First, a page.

Jesse Owens Made History, Breaking Five World Records in Span of 45 Minutes

American News Hard News Interesting

Jesse Owens set a world record in the running broad jump (also called long jump) that stood for 25 years and won four gold medals at the 1936 Olympic Games in Berlin. His four Olympic victories were a blow to Adolf Hitler’s intention to use the Games to demonstrate Aryan superiority.

As a student in a Cleveland high school, Owens won three events at the 1933 National Interscholastic Championships in Chicago. On May 25th in 1935, while competing in a Big Ten track-and-field meet at the University of Michigan, Owens equaled the world record for the 100-yard dash (9.4 sec) and broke the world records for the 220-yard dash (20.3 sec), the 220-yard low hurdles (22.6 sec), and the long jump (8.13 meters).

Owens’s performance at the 1936 Berlin Olympics has become legend, both for his brilliant gold-medal efforts in the 100-metre run (10.3 sec, an Olympic record), the 200-metre run (20.7 sec, a world record), the long jump (8.06 metres [26.4 feet]), and the 4 × 100-metre relay (39.8 sec) and for events away from the track.

One popular tale that arose from Owens’s victories was that of the “snub,” the notion that Hitler refused to shake hands with Owens because he was an African American. In truth, by the second day of competition, when Owens won the 100-metre final, Hitler had decided to no longer publicly congratulate any of the athletes. The previous day the International Olympic Committee president, angry that Hitler had publicly congratulated only a few German and Finnish winners before leaving the stadium after the German competitors were eliminated from the day’s final event, insisted that the German chancellor congratulate all or none of the victors. Unaware of the situation, American papers reported the “snub,” and the myth grew over the years.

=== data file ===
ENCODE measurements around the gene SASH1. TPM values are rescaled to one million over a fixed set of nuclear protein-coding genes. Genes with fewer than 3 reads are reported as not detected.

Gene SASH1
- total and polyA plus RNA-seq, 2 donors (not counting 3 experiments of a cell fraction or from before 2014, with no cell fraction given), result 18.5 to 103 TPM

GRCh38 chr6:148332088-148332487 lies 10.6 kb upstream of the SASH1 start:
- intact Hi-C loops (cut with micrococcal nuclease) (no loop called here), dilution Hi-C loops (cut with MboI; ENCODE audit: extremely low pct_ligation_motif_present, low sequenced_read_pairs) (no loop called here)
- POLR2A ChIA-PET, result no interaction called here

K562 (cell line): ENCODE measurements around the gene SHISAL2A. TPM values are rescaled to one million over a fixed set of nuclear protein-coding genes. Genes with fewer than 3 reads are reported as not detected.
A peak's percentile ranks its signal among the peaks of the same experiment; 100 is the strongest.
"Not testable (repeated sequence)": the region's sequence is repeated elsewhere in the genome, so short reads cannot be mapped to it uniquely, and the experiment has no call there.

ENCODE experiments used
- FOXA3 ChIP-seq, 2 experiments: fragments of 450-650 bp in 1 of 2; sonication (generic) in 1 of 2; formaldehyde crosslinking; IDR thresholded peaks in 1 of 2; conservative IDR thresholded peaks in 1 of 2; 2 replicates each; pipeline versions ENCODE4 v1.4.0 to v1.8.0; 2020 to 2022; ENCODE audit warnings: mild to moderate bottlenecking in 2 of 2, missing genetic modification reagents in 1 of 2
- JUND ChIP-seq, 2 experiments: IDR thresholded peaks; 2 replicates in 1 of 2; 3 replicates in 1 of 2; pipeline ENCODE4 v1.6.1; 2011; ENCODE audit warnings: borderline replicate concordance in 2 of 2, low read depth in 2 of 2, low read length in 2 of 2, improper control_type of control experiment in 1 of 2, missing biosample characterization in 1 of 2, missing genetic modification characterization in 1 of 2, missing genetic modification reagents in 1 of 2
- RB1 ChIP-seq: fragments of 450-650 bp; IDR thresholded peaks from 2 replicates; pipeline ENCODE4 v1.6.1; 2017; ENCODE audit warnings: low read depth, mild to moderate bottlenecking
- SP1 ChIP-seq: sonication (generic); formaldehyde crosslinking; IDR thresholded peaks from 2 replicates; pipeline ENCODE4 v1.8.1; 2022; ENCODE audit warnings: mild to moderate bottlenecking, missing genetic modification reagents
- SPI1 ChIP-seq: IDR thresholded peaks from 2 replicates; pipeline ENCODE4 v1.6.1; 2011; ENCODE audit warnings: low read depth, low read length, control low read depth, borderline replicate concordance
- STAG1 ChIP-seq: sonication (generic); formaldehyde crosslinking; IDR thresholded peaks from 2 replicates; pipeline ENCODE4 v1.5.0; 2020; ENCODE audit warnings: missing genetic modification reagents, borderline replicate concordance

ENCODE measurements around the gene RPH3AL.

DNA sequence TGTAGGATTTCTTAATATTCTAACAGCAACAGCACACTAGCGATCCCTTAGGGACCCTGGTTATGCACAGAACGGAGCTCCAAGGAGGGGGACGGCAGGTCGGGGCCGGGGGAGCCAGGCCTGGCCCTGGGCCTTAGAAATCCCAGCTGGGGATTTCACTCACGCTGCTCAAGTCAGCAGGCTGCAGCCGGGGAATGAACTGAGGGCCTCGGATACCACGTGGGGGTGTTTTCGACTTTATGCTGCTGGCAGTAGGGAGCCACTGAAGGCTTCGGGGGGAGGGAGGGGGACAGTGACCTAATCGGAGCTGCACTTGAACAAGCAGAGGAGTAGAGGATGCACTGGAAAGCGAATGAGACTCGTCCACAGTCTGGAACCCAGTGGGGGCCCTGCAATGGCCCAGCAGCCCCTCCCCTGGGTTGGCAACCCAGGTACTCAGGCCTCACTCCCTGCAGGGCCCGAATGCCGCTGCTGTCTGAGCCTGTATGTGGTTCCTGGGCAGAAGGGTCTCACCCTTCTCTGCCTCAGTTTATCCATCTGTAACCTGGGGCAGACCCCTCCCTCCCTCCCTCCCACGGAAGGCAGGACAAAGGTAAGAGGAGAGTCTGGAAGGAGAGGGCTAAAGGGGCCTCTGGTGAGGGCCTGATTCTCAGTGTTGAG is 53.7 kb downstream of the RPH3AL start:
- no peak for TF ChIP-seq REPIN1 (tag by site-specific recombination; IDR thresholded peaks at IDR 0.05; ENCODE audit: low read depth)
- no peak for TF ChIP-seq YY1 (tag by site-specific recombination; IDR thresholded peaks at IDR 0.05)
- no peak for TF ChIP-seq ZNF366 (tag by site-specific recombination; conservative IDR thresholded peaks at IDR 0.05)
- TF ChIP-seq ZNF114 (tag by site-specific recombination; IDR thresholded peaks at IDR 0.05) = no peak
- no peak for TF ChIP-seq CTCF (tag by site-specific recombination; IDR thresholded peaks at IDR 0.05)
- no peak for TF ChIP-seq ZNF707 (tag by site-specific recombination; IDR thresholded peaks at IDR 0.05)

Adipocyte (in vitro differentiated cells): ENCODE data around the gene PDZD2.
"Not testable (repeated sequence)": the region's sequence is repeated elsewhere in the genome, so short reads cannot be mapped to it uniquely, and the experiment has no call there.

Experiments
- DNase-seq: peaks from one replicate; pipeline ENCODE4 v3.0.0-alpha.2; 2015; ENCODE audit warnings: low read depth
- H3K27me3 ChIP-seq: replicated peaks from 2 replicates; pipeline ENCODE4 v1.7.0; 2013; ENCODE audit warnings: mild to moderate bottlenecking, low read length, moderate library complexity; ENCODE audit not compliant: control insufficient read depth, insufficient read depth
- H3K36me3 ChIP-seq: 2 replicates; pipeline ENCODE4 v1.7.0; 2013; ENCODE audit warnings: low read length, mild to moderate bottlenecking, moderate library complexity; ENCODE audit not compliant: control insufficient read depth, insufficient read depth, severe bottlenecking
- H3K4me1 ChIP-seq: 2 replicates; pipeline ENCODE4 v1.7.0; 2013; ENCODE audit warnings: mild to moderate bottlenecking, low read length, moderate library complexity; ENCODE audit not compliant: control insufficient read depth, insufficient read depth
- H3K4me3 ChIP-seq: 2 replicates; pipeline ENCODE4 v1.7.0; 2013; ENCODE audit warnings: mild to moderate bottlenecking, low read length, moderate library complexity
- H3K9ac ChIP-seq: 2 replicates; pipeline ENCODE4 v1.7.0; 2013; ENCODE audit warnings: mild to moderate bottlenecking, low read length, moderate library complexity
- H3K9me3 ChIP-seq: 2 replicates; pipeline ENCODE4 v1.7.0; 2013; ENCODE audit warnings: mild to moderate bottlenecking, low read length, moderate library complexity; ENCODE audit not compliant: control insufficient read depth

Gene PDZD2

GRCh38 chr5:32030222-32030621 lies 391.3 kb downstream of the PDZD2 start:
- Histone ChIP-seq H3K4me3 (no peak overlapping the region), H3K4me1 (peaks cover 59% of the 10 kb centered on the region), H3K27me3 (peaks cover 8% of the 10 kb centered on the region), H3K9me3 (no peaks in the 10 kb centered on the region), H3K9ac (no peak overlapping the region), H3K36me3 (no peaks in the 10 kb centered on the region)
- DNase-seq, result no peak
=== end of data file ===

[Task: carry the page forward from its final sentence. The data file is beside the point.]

For a time, Owens held alone or shared the world records for all sprint distances recognized by the International Amateur Athletic Federation. After retiring from competitive track, Owens engaged in boys’ guidance activities, made goodwill visits to India and East Asia for the U.S. Department of State, served as secretary of the Illinois State Athletic Commission, and worked in public relations. In 1976 Owens received the Presidential Medal of Freedom, and in 1990 he was posthumously awarded the Congressional Gold Medal.

This is comprised of information and media from the Associated Press and Brittanica com- for more pro, college and high school sports stories, like our page on Facebook.

Leave a Reply